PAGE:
ROUBAIX, France — Italian rider Sonny Colbrelli won a rainy and mud-soaked Paris-Roubaix in his debut.
The 31-year-old Bahrain Victorious rider crossed the finish line ahead of Florian Vermeersch of Belgium (Lotto Soudal) and Dutchman Mathieu van der Poel (Alpecin-Fenix).
He caught them in a three-way sprint at the Roubaix velodrome and all the riders were caked in dirt from head to toe.
Colbrelli collapsed to the ground and was in tears after his victory.
“Unbelievable, my first Parigi (Paris)-Roubaix and I win. I’m very happy,” Colbrelli said. “Today is a legendary Roubaix with the rain and the weather.”
The race had been scheduled for April 11 but was postponed until October because of the coronavirus pandemic.
It is one of cycling’s five high-profile classics, along with the Tour of Flanders, Milan-San Remo, Liege-Bastogne-Liege and the Giro di Lombardia.
But it is known as the Queen of the Classics because it is the most prestigious of the five. The grueling and dangerous 258-kilometer trek (160-mile) is also known as the “Hell of the North,” because of its treacherous profile including more than 50 kilometers (31 miles) of cobblestones spread out over 29 sectors.
Three-time world road race champion Peter Sagan – who won the race in 2018 – and Mads Pedersen were among the riders to crash in particularly bad conditions following heavy rainfall for several days in the Paris region.
“I was at the limit in the final,” Colbrelli said. “It was super difficult because I had to pay attention for the crashes from the first sectors and then there’s always the stress to be in position in the cobbles.”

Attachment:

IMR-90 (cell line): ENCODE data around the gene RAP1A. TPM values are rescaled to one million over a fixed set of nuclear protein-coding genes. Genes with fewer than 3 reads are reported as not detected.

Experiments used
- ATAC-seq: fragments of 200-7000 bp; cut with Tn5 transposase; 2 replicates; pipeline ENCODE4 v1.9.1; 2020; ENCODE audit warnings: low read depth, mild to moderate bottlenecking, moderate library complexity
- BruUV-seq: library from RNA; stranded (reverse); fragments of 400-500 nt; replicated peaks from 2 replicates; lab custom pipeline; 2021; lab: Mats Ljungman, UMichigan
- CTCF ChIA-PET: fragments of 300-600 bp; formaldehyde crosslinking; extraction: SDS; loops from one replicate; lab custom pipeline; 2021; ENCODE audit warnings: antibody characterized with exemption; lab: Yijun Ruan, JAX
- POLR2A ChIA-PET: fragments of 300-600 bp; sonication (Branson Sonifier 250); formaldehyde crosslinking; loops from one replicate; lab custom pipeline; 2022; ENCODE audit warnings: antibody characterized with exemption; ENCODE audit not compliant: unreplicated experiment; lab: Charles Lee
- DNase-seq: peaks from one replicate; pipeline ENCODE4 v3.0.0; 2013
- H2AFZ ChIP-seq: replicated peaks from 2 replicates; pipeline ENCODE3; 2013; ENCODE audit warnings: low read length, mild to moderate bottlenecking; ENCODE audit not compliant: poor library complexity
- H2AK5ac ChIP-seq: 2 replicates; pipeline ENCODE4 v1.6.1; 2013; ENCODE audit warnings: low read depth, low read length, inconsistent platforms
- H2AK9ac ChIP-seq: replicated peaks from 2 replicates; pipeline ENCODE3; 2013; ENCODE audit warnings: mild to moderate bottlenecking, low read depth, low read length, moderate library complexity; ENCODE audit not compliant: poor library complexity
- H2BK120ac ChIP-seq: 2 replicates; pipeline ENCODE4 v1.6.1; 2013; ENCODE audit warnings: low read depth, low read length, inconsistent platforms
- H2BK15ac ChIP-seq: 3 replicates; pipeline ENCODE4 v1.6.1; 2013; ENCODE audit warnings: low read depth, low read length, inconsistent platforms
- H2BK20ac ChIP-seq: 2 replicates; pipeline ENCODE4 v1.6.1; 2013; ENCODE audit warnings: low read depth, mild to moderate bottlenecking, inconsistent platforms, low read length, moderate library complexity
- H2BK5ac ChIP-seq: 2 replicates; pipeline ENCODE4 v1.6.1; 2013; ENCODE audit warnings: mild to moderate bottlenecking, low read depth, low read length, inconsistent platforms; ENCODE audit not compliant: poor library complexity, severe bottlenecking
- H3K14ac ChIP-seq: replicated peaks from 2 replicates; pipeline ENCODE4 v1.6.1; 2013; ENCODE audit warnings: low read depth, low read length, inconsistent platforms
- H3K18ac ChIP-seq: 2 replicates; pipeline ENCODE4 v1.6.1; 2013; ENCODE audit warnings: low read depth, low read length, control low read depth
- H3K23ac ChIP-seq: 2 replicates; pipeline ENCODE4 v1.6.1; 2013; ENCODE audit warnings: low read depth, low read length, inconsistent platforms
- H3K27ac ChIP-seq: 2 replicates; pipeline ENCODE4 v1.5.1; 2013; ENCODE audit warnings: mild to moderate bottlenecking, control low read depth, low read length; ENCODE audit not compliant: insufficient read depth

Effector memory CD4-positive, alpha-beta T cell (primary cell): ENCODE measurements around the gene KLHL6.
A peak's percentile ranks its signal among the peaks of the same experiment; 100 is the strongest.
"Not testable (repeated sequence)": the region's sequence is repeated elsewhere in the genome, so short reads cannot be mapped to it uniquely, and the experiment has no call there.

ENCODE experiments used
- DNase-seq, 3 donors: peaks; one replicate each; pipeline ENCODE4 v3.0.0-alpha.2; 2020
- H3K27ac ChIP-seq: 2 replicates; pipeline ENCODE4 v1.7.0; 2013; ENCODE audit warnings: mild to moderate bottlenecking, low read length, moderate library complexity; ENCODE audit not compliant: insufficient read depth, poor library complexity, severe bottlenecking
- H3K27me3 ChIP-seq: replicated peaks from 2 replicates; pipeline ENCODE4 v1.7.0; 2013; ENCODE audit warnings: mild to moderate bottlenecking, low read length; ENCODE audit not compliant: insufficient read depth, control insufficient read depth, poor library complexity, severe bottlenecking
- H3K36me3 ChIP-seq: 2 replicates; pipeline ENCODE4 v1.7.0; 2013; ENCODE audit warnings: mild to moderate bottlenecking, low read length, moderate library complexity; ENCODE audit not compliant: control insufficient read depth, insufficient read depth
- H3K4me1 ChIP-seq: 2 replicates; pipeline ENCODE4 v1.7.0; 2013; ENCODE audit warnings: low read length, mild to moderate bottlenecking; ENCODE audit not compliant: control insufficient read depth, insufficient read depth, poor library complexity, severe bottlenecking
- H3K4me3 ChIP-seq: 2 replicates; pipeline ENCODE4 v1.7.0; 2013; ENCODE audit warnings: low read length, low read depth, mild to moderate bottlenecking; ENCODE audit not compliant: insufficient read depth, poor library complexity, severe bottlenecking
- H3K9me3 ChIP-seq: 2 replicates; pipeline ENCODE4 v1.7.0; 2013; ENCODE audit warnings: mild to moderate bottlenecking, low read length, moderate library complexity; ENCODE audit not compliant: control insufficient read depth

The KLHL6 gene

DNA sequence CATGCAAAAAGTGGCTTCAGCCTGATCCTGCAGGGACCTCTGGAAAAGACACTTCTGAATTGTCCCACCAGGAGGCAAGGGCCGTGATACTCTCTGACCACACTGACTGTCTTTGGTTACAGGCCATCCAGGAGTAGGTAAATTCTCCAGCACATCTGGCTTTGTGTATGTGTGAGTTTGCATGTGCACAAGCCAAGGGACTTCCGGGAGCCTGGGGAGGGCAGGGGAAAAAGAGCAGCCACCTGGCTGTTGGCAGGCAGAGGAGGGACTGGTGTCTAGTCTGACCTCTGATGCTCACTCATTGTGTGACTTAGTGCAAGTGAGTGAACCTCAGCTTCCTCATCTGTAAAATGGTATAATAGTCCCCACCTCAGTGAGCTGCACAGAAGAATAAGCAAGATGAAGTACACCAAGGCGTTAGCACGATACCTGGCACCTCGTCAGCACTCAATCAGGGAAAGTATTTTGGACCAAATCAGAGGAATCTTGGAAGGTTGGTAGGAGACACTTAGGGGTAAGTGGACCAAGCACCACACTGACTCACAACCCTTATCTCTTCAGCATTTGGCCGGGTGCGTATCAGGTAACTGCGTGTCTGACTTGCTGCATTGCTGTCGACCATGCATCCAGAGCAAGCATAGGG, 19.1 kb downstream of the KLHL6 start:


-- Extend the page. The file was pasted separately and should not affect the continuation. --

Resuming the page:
L’AQUILA, Italy — The 2023 edition of the Giro d’Italia will start with an individual time trial on a coastal cycle path that has been recreated from a former railway line in the region of Abruzzo.
At a ceremony in the Abruzzo capital of L’Aquila, race organizers announced that the Grand Tour will run from May 6-28 and begin with an 18.4-kilometer (11.4-mile) time trial on the Adriatic coast.
Almost the entire time trial will be on the spectacular Costa dei Trabocchi cycle path that hugs the coast line before a short climb to the finish in Ortona.
“I am excited at the idea of the Grande Partenza (Big Start) of the Giro in Abruzzo . It is a dream come true, especially with regard to the prologue on the Costa dei Trabocchi,” said Trek-Segafredo cyclist Dario Cataldo, who is from the region.
“I well remember that when the cycle path project was born and I saw the first tracks, I imagined the beauty of a Giro d’Italia passing along the route. It looked perfect.”
Stage 2 is a 204-kilometer (127-mile) leg from Teramo to San Salvo that is hilly in the first part but expected to end in a bunch sprint.
Stage 3 will also start in the Abruzzo region, in Vasto, but it will then head south and will be detailed when the full route is revealed on Oct. 17 in Milan.
The Giro will also return to the region for Stage 7, a daunting climb on the Gran Sasso d’Italia to Campo Imperatore. The high mountain stage, on May 12, will be the edition’s first finish above 2,000 meters.
Australian Jai Hindley won this year’s Giro.
WOLLONGONG, Australia – Soren Waerenskjold repeated Norway’s gold medal success at the world road cycling championships a day after Tobias Foss finished first in the elite men’s time trial.
Waerenskjold won the men’s under-23 time trial on the second day of the championships with a dominant performance. He clocked 34 minutes, 13.40 seconds over the 28.8-kilometer course to beat Belgian Alec Segaert by 16.34 seconds.
British rider Leo Hayter, the younger brother of elite rider Ethan Hayter, was 24.16 seconds off the pace for the bronze medal.
Foss beat a strong field to win the elite time trial, the biggest win of his career.
Norway has two gold medals, while Dutch ace Ellen van Dijk beat Australian Grace Brown to take out the women’ elite time trial.
The mixed relay time trial is set for Wednesday. The championships conclude on the weekend with the women’s road race on Saturday and the men’s on Sunday.